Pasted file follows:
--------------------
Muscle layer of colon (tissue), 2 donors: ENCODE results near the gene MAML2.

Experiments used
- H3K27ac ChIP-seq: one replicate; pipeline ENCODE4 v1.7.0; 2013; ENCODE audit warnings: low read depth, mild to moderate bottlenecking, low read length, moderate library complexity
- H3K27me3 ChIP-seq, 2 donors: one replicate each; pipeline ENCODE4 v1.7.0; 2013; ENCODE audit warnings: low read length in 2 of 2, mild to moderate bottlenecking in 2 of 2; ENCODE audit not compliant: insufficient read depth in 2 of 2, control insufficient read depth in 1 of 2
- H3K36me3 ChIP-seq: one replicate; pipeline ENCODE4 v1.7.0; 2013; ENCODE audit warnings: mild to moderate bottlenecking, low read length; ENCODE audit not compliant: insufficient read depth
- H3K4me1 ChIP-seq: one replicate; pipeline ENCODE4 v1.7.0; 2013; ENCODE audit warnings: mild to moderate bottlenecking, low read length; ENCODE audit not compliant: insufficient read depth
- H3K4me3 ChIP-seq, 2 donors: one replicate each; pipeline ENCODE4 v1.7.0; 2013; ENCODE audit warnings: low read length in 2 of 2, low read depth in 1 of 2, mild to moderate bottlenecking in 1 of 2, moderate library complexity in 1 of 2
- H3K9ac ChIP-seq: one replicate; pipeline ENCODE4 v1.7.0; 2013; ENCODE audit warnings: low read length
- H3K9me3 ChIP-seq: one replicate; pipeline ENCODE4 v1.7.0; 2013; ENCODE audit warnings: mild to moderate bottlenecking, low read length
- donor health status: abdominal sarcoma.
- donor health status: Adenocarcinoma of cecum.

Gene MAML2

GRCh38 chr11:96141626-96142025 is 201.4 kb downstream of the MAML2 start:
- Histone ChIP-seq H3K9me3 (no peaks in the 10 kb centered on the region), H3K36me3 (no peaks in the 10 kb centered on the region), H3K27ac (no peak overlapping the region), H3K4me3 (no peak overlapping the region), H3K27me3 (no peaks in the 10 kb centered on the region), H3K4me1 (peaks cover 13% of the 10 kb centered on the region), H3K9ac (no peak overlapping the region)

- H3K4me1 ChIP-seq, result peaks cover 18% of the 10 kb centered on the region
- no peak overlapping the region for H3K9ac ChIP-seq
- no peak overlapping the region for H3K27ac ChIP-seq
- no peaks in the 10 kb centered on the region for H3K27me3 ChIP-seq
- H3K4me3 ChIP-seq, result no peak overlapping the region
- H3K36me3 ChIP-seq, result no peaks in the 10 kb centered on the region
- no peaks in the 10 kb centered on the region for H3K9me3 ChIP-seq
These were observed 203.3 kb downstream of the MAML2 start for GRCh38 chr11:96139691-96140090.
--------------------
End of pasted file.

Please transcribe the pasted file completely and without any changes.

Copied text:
Muscle layer of colon (tissue), 2 donors: ENCODE results near the gene MAML2.

Experiments used
- H3K27ac ChIP-seq: one replicate; pipeline ENCODE4 v1.7.0; 2013; ENCODE audit warnings: low read depth, mild to moderate bottlenecking, low read length, moderate library complexity
- H3K27me3 ChIP-seq, 2 donors: one replicate each; pipeline ENCODE4 v1.7.0; 2013; ENCODE audit warnings: low read length in 2 of 2, mild to moderate bottlenecking in 2 of 2; ENCODE audit not compliant: insufficient read depth in 2 of 2, control insufficient read depth in 1 of 2
- H3K36me3 ChIP-seq: one replicate; pipeline ENCODE4 v1.7.0; 2013; ENCODE audit warnings: mild to moderate bottlenecking, low read length; ENCODE audit not compliant: insufficient read depth
- H3K4me1 ChIP-seq: one replicate; pipeline ENCODE4 v1.7.0; 2013; ENCODE audit warnings: mild to moderate bottlenecking, low read length; ENCODE audit not compliant: insufficient read depth
- H3K4me3 ChIP-seq, 2 donors: one replicate each; pipeline ENCODE4 v1.7.0; 2013; ENCODE audit warnings: low read length in 2 of 2, low read depth in 1 of 2, mild to moderate bottlenecking in 1 of 2, moderate library complexity in 1 of 2
- H3K9ac ChIP-seq: one replicate; pipeline ENCODE4 v1.7.0; 2013; ENCODE audit warnings: low read length
- H3K9me3 ChIP-seq: one replicate; pipeline ENCODE4 v1.7.0; 2013; ENCODE audit warnings: mild to moderate bottlenecking, low read length
- donor health status: abdominal sarcoma.
- donor health status: Adenocarcinoma of cecum.

Gene MAML2

GRCh38 chr11:96141626-96142025 is 201.4 kb downstream of the MAML2 start:
- Histone ChIP-seq H3K9me3 (no peaks in the 10 kb centered on the region), H3K36me3 (no peaks in the 10 kb centered on the region), H3K27ac (no peak overlapping the region), H3K4me3 (no peak overlapping the region), H3K27me3 (no peaks in the 10 kb centered on the region), H3K4me1 (peaks cover 13% of the 10 kb centered on the region), H3K9ac (no peak overlapping the region)

- H3K4me1 ChIP-seq, result peaks cover 18% of the 10 kb centered on the region
- no peak overlapping the region for H3K9ac ChIP-seq
- no peak overlapping the region for H3K27ac ChIP-seq
- no peaks in the 10 kb centered on the region for H3K27me3 ChIP-seq
- H3K4me3 ChIP-seq, result no peak overlapping the region
- H3K36me3 ChIP-seq, result no peaks in the 10 kb centered on the region
- no peaks in the 10 kb centered on the region for H3K9me3 ChIP-seq
These were observed 203.3 kb downstream of the MAML2 start for GRCh38 chr11:96139691-96140090.